Fontainebleau: France’s Finest

France is known for its high style and cultural avant-garde….one of the most overlooked masterpieces in Paris is hands down Napoleon Bonaparte’s Fontainebleau.   It seems like Fontainebleau must always live in the shadow of its big sister the Palais de Versailles.   Located just an hour south of old Paris is one of the most captivating royal residences in all of Europe.

The official site of Fountianebleau.

Like its former occupant Napoleon, who was always one for over the top self-promotion and flash: as you arrive at the property you are welcomed by a broad courtyard with a dramatic stairway leading to the entrance.  Once inside you can stroll around the palace in awe at the nearly 1500 rooms!

FountainebleuA Quick History Lesson

Fontainebleau has been appropriately called, “the Home of Kings.”  It has played host for more than 700 years to the French monarchy and later to the French Emperor.  The area first welcomed the eye of Louis VII in 1137 and continued welcoming blue bloods and potentates till the end of the second empire in 1870.  Walking the halls of Fontainebleau you can’t help but feel that you are in the midst of history.

The mansion has always had a close connection with religion.  In 1169 the Archbishop of Canterbury, in exile in France at the time dedicated the chapel of the castle.  In 1812 Napoleon held Pope Pius VII prisoner in the cozy confines of the castle’s apartments for nearly two years.

Fontainebleau’s development has been classified into two distinct eras:  the first (from the 1530’s) and second school (From the 1590’s) of Fontainebleau.  These eras not only decorated and designed the palace, they are decorated the halls of the French elite.   The first was created by Francis I partnering with famed architect Gilles le Breton.  Italians Sebastiano Serlio and Leonardo da Vinci also were involved in the design and layout of the villa, gardens and water features.  Leonardo also has another interesting connection with the palace.  One of his lost master pieces (Leda and the Swan) was las seen in the palace in 1625.  It has since been lost.

The second school of Fontainebleau was lead by Flemish artist Ambroise Dubois, Toussaint Dubreiul and Martin Freminet.  At the turn of the 17th century, the word of interior design, originated from the heart of Fontainebleau.

Key rooms to visit

Library

The highlight for the entire tour was for us the Library and map room.  Unfortunately you are prevented from ascending the four stairs to the elevated library.  You can only lean over the red velvet ropes and look into one of the most interesting rooms in the world.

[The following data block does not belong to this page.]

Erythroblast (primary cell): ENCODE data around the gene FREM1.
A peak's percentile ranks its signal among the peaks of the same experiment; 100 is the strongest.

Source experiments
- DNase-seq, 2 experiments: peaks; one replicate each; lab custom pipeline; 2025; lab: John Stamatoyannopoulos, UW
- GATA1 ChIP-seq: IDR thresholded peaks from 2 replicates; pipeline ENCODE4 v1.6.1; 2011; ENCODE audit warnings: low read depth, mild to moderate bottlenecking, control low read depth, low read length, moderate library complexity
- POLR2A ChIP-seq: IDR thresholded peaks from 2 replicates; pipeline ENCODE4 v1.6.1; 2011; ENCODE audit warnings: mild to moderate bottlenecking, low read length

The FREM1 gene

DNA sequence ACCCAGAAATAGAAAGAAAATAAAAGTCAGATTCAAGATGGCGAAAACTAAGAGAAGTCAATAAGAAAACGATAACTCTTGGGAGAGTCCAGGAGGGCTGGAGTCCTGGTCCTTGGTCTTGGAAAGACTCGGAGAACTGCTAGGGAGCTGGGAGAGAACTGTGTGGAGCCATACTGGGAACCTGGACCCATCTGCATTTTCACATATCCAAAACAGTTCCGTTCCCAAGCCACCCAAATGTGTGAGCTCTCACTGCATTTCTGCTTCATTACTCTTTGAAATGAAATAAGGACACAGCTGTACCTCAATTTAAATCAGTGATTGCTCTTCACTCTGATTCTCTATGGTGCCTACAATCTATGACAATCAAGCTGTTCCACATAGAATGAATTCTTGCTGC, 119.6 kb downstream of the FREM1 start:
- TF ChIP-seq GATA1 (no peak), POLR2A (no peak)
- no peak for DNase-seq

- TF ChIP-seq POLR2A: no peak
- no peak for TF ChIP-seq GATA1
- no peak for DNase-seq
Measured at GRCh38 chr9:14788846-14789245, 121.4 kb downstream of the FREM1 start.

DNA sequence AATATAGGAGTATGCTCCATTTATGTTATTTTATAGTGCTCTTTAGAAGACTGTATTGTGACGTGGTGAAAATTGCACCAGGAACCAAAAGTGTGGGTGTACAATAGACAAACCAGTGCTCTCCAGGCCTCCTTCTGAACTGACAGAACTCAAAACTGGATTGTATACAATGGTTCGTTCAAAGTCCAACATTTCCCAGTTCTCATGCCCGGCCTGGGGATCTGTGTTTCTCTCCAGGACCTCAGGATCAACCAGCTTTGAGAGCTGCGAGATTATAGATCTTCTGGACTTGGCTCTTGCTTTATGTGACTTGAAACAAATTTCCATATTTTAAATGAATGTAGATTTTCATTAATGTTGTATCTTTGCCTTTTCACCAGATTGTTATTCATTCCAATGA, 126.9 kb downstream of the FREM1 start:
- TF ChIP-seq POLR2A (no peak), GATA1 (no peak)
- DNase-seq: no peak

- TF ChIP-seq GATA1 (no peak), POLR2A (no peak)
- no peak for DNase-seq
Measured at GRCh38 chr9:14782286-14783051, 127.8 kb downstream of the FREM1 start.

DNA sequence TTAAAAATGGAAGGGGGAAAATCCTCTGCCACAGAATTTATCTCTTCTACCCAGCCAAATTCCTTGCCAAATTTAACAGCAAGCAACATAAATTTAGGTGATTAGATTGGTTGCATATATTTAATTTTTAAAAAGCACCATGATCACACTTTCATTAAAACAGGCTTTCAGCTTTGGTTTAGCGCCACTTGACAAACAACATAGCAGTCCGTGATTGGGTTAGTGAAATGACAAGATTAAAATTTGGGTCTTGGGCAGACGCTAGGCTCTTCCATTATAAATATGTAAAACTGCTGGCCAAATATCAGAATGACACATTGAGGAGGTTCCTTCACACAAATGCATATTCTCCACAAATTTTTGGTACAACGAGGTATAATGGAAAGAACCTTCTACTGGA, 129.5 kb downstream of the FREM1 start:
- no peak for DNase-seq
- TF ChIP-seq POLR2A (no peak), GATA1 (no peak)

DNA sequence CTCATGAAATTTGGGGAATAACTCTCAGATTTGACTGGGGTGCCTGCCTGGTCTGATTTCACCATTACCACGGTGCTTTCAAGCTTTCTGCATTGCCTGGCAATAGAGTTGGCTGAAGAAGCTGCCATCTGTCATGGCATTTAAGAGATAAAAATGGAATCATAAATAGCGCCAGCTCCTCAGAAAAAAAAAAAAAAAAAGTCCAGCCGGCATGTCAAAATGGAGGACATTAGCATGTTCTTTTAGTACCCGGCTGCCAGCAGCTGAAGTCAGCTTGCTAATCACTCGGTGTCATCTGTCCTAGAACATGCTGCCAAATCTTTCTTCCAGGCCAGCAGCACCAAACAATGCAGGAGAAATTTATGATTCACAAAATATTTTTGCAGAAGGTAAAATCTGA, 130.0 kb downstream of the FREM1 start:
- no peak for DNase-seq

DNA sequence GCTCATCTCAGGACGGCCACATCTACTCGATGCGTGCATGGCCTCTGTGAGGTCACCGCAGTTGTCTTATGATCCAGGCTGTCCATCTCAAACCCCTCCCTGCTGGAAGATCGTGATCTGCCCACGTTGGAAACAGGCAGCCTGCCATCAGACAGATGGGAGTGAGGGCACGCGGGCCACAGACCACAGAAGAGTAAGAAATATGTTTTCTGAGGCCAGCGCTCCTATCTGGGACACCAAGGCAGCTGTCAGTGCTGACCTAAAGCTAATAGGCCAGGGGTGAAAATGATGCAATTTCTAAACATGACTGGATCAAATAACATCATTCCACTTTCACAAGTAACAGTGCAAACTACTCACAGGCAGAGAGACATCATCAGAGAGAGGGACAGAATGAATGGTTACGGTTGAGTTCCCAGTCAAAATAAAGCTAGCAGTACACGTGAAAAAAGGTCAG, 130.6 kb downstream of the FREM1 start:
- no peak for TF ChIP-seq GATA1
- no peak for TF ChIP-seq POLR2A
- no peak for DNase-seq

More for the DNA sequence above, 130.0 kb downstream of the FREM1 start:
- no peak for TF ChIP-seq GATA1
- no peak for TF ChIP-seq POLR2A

Library  and globe

Napoleons study

Napoleon, besides being a detailed oriented military general, was a city planner, inventor, cartographer, lawyer.  He worked 24/7 on his many various endeavors.  To assist in his workaholic nature, he attached his own personal bedroom to his office.

Cathedral

Our next favorite room if you can call it that is the cathedral inside the mansion.  It actually has two areas, the viewing balcony which the master of the home would view, as well as the nave proper.   The art, woodwork and the sculptures within the cathedral are stunning.

Fountianbleau

Gardens and Lake

The gardens and forests of Fontainebleau rival Versailles.  We actually prefer the wonderful “backyard” of the palace.  A small lake with a wonderful gazebo type structure an island is an idyllic setting.

beautiful lake house

Getting there

The short journey from Paris to Fontainebleau is defiantly part of the adventure.  The train takes you through the south gate of Paris, past the sleepy town of Saint Genevieve de Bois and gives you some fleeting moments to capture some views of the wandering Seine River.  Sounds wonderful huh?  Just wait!

wood carved doorYou will need to purchase the billet Ile-de-France ticket as this is well outside the metro range of Paris.

Take the Transilien (http://www.transilien.com/web/site) Train from Gare de Lyon Station in Paris.

Board one of the many trains that make a stop at the Fontainebleau-Avon stop, these can include: Laroche-Migennes, Montargis, Montereau, and Sens. You can confirm that you are on the right train, by checking the monitors along the train’s boarding lane.  It should list Fontainebleau-Avon.  (The journey from Paris to your stop should take 35 mins.)

Once you disembark at the station, descend at the rear of the station, walk a short ways to the well marked bus stop.  There are three different bus routes for the area.  You will want to take Bus 12 A.

Cant get enough of Fontainebleau?  Check out our post: Fountainebleau:  The Better Versailles

Paris and its surrounds is truly one of the Fighting Couple’s very favorite destinations.  Paris proper offers a lifetime of exploration and learning.   Fontainebleau is one of those perfect day trips from Paris.  Have you been to Fontainebleau?  We want to hear from you!

 

 

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